Blogs > Jim Collins' Editor's Notebook

Jim Collins is editor emeritus of The News-Herald and also serves as executive in residence at Lakeland Community College. His popular weekly column appears each Sunday in Comment in The News-Herald.

Wednesday, April 8, 2015

Old newspaper clippings tell the tale of a simpler time

Last week we learned, from a 1934 News-Herald clipping, that popular Willoughby delicatessen owner Fritz Reuter was shot down in a German zeppelin during the World War. (That was before it was called World War I.)
The lengthy account, written by Fritz and partially narrated by Art Hommel, described the hair-raising adventure of how Fritz, an officer in the German Imperial Navy, was shot down and then rescued by a submarine that managed to save only seven members of his crew. Eleven crew members were lost, along with their pet dog, “Schnaps.”
It was, in the words of Fritz, “very sad.”
There are far more details than I can go into here, but the important matter is that Fritz survived the ordeal, came to the United States, became an American citizen and adopted Willoughby as his home.
He and his wife, Lou, tried to live in peace and quiet at their modest home at 34 River St., but according to Art’s account, “Mr. Reuter has had too many hair-raising experiences to entirely escape the natural curiosities of his fellow men, and they have pried into his past life and brought forth a story of a remarkable adventure which, for the sake of accuracy, is penned by Mr. Reuter himself to in some way appease the inquisitiveness of his many Willoughby friends.”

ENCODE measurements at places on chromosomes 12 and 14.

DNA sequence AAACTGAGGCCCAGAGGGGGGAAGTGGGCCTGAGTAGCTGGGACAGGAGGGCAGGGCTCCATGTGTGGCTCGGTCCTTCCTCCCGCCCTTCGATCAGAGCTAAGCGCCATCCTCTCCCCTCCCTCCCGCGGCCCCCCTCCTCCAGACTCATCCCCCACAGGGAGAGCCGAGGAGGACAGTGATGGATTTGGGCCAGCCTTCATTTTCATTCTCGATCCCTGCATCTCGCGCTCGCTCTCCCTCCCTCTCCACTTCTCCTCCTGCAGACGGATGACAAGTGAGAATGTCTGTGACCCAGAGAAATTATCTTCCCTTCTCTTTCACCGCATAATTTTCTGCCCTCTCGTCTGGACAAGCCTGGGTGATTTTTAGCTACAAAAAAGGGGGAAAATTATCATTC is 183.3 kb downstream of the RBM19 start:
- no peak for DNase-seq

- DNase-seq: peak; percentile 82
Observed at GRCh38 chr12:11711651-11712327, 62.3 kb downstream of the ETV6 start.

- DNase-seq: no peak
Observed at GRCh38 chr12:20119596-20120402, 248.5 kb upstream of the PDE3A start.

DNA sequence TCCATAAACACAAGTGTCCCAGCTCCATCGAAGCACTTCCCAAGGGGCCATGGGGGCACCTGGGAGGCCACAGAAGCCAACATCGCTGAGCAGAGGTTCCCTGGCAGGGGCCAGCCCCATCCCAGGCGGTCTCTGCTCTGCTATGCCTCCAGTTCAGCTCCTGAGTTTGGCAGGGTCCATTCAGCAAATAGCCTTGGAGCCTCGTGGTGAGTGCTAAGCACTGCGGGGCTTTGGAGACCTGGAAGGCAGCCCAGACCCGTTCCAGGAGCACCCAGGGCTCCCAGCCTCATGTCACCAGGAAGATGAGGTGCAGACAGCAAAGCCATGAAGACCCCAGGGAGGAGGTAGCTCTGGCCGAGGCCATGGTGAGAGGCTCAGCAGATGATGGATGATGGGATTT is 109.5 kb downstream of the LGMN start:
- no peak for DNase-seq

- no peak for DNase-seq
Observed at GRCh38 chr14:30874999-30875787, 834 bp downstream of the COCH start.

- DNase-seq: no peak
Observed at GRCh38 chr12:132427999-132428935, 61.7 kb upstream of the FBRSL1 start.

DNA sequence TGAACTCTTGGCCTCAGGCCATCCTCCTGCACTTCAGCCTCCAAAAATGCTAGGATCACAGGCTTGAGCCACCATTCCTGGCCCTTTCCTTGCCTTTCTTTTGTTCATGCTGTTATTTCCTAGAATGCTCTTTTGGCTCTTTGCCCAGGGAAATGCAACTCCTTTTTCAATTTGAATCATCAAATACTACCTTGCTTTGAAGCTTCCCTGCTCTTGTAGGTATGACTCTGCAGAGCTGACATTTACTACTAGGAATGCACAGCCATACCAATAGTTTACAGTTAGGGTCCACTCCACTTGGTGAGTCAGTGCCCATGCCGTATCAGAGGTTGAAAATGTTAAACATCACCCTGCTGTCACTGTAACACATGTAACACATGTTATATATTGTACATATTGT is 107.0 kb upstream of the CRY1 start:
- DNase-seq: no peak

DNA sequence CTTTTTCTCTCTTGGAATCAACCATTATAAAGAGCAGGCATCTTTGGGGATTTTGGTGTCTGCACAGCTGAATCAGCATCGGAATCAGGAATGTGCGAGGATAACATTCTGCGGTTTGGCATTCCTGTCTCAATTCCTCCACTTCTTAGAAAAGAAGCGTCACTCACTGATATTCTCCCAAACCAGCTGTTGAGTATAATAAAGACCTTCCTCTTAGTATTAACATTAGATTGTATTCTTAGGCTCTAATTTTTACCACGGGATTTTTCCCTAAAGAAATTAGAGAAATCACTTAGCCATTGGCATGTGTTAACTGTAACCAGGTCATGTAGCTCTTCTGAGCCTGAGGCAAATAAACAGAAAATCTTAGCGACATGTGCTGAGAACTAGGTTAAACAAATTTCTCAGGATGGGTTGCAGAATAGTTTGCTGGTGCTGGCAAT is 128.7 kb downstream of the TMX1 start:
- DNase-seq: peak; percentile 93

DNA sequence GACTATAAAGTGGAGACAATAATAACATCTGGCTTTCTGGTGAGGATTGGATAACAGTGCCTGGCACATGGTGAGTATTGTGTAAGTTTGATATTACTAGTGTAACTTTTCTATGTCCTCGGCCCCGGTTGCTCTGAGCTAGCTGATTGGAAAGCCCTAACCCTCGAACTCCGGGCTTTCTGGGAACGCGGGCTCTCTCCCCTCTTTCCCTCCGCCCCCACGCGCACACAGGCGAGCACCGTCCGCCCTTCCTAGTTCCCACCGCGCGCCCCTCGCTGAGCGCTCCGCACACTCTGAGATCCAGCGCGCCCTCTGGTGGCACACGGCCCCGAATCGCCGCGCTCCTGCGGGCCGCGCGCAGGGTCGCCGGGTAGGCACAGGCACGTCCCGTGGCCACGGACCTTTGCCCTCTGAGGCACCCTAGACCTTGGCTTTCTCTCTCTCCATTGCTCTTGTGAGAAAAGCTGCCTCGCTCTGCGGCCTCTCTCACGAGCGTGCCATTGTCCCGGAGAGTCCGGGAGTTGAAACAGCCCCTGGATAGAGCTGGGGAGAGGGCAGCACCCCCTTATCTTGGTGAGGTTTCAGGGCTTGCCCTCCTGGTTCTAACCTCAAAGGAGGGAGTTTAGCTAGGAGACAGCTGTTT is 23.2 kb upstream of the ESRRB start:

Thus Fritz told the tale of his being shot down, rescued and his subsequent return to the peace and quiet he sought to find in his adopted country.
I told you a bit last week about his deli, where the “elites” of Willoughby, if I may use that term, gathered five days a week for lunch.
All of the sandwiches he served were cold cuts and cheese. Only the soup was cooked. So when one of the regulars brought in a friend for the first time to introduce him to the unique atmosphere, it was a common prank to tell the visitor to order a hamburger.
There was no such thing at Fritz’s. The order would elicit Fritz’s patented glare, which he was very good at, along with a response such as, “Quit wasting my time. What do you want?”
So someone would calm down the unhappy customer with a few soothing words, such as, “Why don’t you try the Wisconsin brick cheese on rye? It’s really good.”
By the way, I mentioned that the guest (the victim of the so-called humor involved in ordering a hamburger) was of the male gender because I don’t recall ever seeing a lady in the place other than Fritz’s wife, Lou, who served as soup-cooker and waitress, now known as a “server.”
Don Prindle, a city councilman at the time and one of the regulars, insisted the soup was so hot that it took at least two days to cook it to make it so hot.
Lou Reuter, who doubled at times as a house mother at what was at the time Andrews School for Girls and is now Andrews Osborne Academy, had an iron-clad rule against accepting tips for her service, dispensed in an aura of cheerfulness which eluded her husband.